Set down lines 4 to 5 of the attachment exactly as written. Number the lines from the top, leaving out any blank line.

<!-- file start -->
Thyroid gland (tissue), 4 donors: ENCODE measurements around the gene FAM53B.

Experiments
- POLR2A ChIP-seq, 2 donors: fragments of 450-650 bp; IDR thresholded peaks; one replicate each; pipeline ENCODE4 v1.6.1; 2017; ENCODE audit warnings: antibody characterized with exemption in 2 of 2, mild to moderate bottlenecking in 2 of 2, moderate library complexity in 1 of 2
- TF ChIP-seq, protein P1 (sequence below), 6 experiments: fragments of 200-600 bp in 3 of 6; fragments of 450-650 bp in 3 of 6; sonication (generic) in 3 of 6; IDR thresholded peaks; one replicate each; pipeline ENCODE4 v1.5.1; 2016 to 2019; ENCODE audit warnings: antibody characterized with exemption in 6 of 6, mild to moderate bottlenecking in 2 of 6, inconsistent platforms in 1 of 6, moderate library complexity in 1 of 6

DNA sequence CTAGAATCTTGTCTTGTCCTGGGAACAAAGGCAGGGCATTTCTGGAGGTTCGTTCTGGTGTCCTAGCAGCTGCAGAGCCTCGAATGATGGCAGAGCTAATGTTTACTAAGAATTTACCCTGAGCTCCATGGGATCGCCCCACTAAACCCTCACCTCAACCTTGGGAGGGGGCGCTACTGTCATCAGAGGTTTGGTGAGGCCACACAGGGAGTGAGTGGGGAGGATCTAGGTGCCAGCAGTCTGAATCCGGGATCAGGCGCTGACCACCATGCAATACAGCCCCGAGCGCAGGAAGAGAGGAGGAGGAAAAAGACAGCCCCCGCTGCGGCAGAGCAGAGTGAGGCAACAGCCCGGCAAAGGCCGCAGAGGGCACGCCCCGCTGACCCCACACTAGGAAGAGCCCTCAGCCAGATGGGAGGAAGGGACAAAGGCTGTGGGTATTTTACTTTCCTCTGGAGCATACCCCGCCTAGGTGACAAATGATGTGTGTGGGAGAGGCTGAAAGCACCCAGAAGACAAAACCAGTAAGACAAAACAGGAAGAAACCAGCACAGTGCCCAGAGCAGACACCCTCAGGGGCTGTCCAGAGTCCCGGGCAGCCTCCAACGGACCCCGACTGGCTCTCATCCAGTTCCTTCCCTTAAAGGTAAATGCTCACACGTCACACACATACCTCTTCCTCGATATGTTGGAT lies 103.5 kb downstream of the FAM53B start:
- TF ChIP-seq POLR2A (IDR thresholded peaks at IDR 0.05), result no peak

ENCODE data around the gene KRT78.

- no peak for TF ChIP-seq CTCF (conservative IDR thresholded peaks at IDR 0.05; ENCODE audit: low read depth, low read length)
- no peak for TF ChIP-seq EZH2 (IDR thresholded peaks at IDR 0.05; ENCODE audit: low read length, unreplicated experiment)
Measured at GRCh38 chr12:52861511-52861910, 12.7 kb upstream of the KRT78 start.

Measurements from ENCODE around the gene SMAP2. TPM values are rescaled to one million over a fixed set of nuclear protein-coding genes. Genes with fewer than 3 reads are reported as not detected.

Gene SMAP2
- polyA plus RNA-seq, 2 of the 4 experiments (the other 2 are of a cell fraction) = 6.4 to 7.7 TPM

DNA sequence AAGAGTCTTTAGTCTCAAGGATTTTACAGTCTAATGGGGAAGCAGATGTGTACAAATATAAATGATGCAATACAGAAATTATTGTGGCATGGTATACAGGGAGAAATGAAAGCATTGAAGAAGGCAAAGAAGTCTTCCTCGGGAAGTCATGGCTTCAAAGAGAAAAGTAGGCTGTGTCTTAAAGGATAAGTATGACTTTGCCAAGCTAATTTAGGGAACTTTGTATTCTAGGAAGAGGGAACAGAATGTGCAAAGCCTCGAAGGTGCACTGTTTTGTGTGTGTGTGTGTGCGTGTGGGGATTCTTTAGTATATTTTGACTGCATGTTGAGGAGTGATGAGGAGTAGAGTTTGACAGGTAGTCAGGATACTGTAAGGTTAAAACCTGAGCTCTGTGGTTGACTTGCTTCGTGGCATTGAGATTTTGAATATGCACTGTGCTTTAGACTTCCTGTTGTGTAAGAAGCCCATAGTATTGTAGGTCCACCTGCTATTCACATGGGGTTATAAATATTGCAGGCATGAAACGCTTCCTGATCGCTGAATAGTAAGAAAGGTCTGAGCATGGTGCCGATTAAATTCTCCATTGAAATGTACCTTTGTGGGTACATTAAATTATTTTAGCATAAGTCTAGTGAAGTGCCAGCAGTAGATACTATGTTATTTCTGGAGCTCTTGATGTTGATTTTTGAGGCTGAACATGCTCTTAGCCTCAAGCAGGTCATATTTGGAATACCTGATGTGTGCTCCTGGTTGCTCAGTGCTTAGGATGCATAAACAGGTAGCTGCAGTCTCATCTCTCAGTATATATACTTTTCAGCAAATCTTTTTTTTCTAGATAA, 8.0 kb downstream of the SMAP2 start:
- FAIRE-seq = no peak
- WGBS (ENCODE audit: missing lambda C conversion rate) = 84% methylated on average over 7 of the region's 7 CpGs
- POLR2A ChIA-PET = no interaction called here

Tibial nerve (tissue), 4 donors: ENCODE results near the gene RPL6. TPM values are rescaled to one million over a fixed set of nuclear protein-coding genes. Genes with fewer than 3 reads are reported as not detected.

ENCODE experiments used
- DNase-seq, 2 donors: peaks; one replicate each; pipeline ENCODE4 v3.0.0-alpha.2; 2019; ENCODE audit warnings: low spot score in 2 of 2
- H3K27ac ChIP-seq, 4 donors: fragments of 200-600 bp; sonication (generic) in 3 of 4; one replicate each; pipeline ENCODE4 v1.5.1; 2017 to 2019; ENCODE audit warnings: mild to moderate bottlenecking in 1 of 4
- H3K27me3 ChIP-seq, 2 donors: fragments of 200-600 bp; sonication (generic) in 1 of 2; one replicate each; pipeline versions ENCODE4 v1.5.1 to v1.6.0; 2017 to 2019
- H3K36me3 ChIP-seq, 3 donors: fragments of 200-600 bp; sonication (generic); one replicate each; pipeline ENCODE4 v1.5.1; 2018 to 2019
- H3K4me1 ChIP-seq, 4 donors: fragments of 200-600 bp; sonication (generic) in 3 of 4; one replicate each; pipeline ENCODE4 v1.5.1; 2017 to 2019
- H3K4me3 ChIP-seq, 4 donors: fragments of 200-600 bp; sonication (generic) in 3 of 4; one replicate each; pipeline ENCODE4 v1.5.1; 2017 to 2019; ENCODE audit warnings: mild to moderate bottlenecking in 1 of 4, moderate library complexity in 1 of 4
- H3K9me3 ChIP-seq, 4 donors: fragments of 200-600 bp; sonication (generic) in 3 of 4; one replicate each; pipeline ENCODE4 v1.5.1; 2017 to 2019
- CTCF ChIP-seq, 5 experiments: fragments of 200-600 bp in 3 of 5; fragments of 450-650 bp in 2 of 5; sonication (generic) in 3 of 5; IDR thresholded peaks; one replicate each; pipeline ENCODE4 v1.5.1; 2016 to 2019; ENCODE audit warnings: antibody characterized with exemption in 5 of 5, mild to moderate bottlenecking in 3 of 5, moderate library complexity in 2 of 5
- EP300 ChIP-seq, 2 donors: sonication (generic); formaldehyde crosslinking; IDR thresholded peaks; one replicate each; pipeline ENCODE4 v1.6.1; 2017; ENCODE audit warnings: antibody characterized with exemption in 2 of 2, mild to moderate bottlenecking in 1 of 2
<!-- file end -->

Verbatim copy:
- TF ChIP-seq, protein P1 (sequence below), 6 experiments: fragments of 200-600 bp in 3 of 6; fragments of 450-650 bp in 3 of 6; sonication (generic) in 3 of 6; IDR thresholded peaks; one replicate each; pipeline ENCODE4 v1.5.1; 2016 to 2019; ENCODE audit warnings: antibody characterized with exemption in 6 of 6, mild to moderate bottlenecking in 2 of 6, inconsistent platforms in 1 of 6, moderate library complexity in 1 of 6

DNA sequence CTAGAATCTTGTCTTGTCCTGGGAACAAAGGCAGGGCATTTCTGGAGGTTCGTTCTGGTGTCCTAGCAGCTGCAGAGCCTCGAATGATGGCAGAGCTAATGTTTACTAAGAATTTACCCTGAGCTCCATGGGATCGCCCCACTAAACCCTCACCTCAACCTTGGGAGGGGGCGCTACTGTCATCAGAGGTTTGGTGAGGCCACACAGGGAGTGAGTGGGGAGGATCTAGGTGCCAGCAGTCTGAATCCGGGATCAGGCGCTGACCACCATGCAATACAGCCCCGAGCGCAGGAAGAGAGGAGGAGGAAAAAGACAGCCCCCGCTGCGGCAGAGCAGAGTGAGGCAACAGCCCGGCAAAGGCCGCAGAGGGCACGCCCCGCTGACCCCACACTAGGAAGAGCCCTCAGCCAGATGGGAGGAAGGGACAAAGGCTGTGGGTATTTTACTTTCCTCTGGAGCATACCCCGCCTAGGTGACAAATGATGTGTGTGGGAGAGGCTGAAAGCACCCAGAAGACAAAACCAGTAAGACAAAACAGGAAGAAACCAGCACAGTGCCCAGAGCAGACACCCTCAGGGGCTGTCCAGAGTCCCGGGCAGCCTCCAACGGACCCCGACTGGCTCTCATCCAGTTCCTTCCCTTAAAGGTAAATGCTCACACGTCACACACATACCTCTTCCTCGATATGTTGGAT lies 103.5 kb downstream of the FAM53B start: